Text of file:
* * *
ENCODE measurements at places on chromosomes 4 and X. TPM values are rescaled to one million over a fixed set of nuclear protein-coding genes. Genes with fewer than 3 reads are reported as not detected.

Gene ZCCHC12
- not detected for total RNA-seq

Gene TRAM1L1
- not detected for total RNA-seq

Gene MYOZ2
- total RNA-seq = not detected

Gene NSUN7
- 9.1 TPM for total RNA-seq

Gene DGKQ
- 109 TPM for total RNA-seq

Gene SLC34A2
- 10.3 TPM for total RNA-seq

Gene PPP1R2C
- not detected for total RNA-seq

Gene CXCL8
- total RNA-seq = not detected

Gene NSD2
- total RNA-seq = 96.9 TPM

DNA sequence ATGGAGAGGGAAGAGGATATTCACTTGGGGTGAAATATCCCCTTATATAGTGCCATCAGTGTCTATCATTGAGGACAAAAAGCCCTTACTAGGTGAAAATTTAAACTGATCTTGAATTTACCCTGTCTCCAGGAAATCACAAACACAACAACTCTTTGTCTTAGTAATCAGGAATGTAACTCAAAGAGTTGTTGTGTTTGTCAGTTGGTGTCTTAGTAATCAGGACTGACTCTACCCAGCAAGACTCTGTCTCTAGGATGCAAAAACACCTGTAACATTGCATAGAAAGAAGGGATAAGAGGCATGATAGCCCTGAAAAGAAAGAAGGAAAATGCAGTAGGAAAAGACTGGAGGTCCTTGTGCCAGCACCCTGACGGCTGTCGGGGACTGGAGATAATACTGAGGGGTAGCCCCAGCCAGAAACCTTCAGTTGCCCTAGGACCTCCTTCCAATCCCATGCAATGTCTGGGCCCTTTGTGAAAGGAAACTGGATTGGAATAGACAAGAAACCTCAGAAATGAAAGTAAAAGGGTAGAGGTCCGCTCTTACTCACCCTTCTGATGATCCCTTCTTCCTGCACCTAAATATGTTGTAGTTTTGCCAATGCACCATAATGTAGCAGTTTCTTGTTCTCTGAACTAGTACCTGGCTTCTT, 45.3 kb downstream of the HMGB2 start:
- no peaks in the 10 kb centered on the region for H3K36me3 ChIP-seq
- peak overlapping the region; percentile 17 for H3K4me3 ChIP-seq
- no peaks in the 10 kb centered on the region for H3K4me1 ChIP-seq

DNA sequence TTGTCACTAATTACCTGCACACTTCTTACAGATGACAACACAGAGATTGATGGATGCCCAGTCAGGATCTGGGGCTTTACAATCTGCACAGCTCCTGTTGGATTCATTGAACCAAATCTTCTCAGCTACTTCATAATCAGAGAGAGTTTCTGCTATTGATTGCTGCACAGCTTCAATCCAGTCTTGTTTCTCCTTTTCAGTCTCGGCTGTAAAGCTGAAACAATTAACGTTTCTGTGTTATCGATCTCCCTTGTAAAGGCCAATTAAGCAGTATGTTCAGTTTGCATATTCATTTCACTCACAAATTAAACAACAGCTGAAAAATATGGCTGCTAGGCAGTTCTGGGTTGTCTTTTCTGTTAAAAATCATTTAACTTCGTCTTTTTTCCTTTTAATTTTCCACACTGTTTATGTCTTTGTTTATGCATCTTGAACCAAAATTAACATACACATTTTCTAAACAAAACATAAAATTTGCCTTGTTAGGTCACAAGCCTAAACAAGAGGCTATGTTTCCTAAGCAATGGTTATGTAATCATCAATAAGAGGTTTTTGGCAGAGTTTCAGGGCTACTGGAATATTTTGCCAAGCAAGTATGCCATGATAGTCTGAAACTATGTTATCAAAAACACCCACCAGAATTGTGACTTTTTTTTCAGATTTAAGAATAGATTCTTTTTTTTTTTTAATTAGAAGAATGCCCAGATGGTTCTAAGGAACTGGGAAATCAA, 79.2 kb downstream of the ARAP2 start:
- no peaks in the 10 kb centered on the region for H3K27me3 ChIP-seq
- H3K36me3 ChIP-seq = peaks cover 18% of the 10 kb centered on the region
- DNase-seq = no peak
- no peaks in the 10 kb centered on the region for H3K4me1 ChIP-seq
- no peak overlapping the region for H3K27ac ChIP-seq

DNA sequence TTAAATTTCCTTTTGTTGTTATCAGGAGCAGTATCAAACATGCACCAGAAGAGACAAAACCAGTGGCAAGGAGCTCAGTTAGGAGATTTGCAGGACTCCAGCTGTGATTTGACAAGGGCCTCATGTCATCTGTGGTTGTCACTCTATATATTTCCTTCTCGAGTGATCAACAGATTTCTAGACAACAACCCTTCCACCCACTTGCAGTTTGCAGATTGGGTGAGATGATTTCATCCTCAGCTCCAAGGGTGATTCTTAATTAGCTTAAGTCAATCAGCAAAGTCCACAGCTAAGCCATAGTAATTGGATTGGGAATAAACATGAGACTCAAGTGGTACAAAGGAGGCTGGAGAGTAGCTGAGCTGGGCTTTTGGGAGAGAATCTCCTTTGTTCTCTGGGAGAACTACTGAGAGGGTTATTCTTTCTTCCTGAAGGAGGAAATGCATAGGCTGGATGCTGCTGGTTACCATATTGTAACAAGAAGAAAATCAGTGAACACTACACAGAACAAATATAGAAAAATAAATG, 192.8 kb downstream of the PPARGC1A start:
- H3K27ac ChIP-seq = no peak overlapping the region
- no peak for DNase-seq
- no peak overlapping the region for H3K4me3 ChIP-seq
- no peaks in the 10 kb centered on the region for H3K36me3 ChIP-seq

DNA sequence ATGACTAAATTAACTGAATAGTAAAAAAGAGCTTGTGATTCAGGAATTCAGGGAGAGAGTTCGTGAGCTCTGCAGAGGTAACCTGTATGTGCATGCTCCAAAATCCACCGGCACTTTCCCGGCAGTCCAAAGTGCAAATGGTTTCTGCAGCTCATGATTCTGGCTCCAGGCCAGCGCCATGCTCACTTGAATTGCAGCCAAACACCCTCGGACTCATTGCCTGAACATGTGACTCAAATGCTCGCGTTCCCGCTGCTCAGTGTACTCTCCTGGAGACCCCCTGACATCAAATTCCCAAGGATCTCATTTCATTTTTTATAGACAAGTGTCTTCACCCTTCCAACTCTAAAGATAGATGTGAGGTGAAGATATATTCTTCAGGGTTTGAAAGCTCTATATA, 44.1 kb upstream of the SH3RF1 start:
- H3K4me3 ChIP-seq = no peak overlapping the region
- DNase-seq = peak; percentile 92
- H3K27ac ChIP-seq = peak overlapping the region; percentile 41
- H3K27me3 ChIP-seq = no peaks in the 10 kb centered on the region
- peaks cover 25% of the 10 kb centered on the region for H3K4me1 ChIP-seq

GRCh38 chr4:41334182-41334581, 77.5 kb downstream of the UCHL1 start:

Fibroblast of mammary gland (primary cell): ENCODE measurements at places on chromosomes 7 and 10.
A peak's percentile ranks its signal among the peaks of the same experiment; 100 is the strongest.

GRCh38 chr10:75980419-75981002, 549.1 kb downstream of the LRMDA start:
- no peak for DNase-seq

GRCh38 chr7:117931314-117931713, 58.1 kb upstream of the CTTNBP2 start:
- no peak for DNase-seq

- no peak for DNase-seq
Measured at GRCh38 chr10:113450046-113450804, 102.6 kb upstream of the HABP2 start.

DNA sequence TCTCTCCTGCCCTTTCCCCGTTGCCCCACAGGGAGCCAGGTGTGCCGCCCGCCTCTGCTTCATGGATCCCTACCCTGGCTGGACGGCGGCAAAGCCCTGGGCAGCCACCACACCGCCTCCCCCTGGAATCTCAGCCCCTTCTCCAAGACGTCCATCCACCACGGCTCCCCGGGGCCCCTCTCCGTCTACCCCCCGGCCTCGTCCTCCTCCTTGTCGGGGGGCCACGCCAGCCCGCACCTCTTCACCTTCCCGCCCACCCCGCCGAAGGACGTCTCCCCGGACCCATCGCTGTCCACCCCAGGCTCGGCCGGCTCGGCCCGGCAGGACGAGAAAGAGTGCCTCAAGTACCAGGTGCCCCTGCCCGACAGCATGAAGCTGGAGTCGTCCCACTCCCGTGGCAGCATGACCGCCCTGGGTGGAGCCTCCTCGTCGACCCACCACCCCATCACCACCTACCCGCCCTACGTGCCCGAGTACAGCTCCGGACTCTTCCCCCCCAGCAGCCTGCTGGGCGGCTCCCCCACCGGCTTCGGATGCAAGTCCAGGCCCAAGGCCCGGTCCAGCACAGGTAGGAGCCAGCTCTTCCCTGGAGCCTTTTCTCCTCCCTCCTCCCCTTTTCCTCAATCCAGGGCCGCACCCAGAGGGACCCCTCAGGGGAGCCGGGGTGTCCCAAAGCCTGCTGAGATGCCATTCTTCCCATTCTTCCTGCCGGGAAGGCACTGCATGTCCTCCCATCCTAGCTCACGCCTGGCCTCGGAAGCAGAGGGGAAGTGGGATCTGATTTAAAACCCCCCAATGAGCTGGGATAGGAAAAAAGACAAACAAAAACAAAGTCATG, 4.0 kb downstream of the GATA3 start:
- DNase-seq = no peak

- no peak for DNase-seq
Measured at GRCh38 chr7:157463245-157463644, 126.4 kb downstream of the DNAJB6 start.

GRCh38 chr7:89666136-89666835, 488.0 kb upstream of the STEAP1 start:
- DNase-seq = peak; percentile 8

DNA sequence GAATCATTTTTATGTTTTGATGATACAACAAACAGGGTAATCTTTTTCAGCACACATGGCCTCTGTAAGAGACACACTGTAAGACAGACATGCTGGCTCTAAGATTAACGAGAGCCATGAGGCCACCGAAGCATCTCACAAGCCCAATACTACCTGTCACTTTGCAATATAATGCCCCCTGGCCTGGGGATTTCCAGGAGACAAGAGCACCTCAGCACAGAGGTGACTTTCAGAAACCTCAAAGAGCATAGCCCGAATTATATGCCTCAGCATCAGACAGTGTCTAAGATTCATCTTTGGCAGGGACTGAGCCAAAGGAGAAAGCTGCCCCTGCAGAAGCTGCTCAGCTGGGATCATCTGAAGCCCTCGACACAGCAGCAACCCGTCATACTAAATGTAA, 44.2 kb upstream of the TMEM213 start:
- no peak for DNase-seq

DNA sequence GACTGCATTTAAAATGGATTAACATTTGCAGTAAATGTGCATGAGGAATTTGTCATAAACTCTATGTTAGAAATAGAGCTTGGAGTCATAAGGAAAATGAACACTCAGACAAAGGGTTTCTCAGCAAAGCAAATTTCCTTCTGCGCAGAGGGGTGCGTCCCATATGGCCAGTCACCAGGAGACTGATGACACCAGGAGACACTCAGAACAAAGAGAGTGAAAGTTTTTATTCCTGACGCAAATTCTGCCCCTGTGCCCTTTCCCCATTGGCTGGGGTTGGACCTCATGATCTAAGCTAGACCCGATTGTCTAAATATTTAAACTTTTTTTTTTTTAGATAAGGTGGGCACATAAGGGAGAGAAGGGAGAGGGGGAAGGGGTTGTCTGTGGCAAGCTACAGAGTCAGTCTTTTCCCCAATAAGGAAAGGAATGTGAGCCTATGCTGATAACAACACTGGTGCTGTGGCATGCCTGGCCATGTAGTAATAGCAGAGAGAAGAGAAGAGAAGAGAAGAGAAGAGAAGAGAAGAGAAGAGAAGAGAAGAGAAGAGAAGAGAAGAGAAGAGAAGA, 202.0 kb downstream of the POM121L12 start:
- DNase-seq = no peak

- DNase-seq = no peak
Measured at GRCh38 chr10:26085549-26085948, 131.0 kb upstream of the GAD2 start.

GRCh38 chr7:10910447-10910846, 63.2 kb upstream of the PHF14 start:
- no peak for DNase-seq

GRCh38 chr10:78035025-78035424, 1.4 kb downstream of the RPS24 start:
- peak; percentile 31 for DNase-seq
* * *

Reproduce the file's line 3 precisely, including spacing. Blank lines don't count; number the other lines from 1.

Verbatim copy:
- not detected for total RNA-seq